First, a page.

Posts about s211

Last flight on a jet

I vividly remembered how task saturated I was when I first started the engine of the SIAI Marchetti S211 training jet. This was exactly 10 months ago and it happened during my first simulator flight. This morning, I had command of the jet for one last time — my final handling test on the aircraft I used to struggle with and this marks the end of my flying training in the Basic Wings Course phase.

After 88 flights and slightly more than a hundred hour on this aircraft, I must admit that I’ve become so comfortable in handling the aircraft, not to mention that emotions and feelings have developed for this beautiful and reliable workhorse as well. Gone are the days of flying solo, cursing at 300knots and executing aerobatics manoeuvres. I’ll definitely miss the fun and memorable times I had throughout my training journey.

I wished I could be part of the team that will participate in the closing ceremony of this aircraft. It would be awesome to see the multi ship S211 formation flypast over the aerodrome and the roar of the jet engines!

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Spotlight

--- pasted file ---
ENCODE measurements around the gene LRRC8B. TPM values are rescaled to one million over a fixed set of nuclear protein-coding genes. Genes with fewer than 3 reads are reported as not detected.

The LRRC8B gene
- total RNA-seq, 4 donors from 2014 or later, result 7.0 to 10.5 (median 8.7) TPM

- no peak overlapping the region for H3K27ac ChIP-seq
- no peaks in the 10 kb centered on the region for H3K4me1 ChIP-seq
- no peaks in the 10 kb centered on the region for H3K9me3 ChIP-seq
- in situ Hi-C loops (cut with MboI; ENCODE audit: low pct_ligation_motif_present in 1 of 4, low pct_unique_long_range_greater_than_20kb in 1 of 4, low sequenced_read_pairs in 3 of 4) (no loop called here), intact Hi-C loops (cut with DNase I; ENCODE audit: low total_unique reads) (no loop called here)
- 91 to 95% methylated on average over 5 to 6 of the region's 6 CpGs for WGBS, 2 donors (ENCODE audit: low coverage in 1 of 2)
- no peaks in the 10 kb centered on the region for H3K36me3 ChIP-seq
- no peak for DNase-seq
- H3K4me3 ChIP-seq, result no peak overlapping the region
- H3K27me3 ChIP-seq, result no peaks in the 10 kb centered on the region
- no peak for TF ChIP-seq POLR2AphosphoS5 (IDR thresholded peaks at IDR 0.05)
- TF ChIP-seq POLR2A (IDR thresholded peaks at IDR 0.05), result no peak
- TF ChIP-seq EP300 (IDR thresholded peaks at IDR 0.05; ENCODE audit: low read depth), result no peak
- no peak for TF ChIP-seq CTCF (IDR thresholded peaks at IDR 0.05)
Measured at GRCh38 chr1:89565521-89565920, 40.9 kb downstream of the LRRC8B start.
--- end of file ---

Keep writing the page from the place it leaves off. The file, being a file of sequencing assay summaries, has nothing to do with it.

As I embarked onto navigation phase of my flying training, maps and Staedtler markers surrounds me all day and the tedious process of preparing maps takes away precious time and crippled my leisure activities, thus restricting me from posting updates. I have been rising an hour early for the past couple of weeks to prepare maps, hoping that this painful ordeal of preparing maps will end quickly. Unfortunately, the weather has been unforgiving last week and this resulted in maps being redrawn numerous times.

Not to mention that things hasn’t been smooth sailing, with people committing offences and still not feeling bothered. These unnecessary spotlights have resulted in harsher measures as well as confinement. I wonder if one actually thinks of the consequences before executing certain actions. I have personally witness such situations and I felt disturbed because I can’t accept the fact that this will be the group of unprofessional people I’ll be working with in years to come.